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Is Your State Providing Equal Access to Education?

ProPublica analyzed federal education data from the 2009-2010 school year to examine whether states provide high-poverty schools equal access to advanced courses and special programs that researchers say will help them later in life. This is the first nationwide picture of exactly which courses are being taken at which schools and districts across the country. More than three-quarters of all public school children are represented. Read our story and our methodology.

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Ferriday Lower Elementary School

110 BATEMAN DRIVE, FERRIDAY, LA., 71334 | Grades PreK-2

Districts with 3,000 or more students
Students Total Teachers Inexp. Teachers
This School
450
31
10%
District 3,850 246 8%
State 606K 42,651 11%
 
State Average
 
District Average

Percentage of relevant students who...

Get Free/Reduced Price Lunch

63%
73%

98%

Are

1%
0%

0% Am Indian
1%
0%

0% Asian
43%
51%

91% Black
3%
1%

0% Hispanic
51%
48%

8% White

Ferriday Lower Elementary School, part of the Concordia Parish School Board district, is located in Ferriday, Louisiana. The school reports an enrollment number of 450 students in grades pre-kindergarten through two, and it has 31 teachers on staff.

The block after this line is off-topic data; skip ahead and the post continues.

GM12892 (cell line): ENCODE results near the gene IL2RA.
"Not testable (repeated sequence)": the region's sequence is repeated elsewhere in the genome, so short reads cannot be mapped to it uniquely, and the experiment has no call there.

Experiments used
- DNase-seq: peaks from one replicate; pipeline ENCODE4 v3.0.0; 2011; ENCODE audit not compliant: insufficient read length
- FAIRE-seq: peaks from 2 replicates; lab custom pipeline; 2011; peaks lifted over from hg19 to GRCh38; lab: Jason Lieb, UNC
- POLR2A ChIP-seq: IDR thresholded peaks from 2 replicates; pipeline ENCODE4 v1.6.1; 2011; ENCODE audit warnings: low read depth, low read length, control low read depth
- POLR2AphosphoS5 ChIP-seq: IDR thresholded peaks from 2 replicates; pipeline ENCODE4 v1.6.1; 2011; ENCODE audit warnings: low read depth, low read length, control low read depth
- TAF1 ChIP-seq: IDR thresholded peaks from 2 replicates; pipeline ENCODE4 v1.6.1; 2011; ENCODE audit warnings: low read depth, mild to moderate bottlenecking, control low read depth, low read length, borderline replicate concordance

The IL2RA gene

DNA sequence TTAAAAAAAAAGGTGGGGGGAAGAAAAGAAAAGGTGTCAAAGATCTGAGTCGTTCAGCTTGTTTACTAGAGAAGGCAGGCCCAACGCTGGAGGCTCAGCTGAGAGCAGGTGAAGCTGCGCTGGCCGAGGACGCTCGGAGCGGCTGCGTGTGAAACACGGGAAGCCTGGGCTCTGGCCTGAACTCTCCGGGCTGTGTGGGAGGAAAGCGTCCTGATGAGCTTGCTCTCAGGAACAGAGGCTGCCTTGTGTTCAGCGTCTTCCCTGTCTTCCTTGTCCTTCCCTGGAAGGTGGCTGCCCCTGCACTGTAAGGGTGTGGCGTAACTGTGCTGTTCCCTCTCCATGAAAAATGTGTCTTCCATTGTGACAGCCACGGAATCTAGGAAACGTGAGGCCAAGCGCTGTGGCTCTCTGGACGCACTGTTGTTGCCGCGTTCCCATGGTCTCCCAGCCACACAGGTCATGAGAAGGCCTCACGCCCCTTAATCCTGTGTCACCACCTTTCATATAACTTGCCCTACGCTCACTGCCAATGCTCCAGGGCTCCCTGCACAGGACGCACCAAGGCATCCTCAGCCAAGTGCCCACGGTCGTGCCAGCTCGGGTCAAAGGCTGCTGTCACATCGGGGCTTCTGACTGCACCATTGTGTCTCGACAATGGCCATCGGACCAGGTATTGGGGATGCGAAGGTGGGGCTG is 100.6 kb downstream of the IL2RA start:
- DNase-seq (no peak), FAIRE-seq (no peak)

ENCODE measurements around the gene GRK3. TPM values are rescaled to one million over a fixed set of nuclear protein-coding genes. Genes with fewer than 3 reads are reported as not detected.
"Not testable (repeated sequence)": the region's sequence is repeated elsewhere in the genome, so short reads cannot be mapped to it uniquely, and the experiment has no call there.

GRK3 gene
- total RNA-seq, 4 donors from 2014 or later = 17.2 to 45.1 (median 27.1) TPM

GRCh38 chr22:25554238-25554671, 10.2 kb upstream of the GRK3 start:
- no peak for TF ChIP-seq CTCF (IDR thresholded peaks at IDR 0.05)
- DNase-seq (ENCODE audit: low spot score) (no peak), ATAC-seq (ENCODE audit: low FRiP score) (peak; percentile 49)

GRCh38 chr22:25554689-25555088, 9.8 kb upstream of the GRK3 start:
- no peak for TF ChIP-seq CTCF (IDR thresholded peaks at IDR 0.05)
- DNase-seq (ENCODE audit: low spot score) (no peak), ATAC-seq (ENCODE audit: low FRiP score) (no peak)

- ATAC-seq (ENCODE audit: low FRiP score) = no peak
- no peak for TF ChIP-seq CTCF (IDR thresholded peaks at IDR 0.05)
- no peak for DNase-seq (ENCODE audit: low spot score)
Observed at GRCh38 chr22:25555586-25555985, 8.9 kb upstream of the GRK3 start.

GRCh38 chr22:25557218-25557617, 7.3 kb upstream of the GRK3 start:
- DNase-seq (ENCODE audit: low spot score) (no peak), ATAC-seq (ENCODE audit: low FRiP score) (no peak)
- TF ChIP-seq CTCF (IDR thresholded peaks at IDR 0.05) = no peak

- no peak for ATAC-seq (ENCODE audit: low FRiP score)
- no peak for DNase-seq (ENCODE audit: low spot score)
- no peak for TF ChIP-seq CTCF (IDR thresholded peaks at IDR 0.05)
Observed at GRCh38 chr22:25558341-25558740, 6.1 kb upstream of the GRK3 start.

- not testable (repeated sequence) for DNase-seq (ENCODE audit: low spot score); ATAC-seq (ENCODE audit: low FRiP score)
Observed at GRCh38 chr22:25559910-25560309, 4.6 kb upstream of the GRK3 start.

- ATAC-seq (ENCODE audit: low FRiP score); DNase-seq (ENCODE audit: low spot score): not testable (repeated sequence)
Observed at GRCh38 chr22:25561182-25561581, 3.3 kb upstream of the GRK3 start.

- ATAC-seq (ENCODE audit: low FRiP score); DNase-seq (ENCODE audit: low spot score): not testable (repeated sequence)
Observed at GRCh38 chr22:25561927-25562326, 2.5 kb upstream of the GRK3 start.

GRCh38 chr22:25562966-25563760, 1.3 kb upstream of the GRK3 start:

Ferriday Lower Elementary School is above both the state and district averages for the percentage of students eligible to receive free or reduced-price lunch. On average, 63 percent of students in Louisiana qualify for free or reduced-price lunch, while 98 percent of students at Ferriday Lower Elementary School do. At the district level, 73 percent of students qualify.

ProPublica's analysis found that all too often, states and schools provide poor students fewer educational programs like Advanced Placement, gifted and talented programs, and advanced math and science classes. Studies have linked participation in these programs with better outcomes later in life. Our analysis uses free and reduced-price lunch to estimate poverty at schools. We based our findings on the most comprehensive data set of access to advanced classes and special programs in U.S. public schools — known as the Civil Rights Data Set— released by the U.S. Department of Education Office for Civil Rights.

The school hasn't reported or may not have a gifted and talented program.

Calhoun Elementary School, in Calhoun, La., is a lower-poverty school than Ferriday Lower Elementary School, with 45 percent of its students qualifying for free or reduced-price lunch. The school hasn't reported or may not have a gifted and talented program.

These data points were reported by schools and districts to the Office for Civil Rights. For more information about the data, see our full methodology.

— Generated by Narrative Science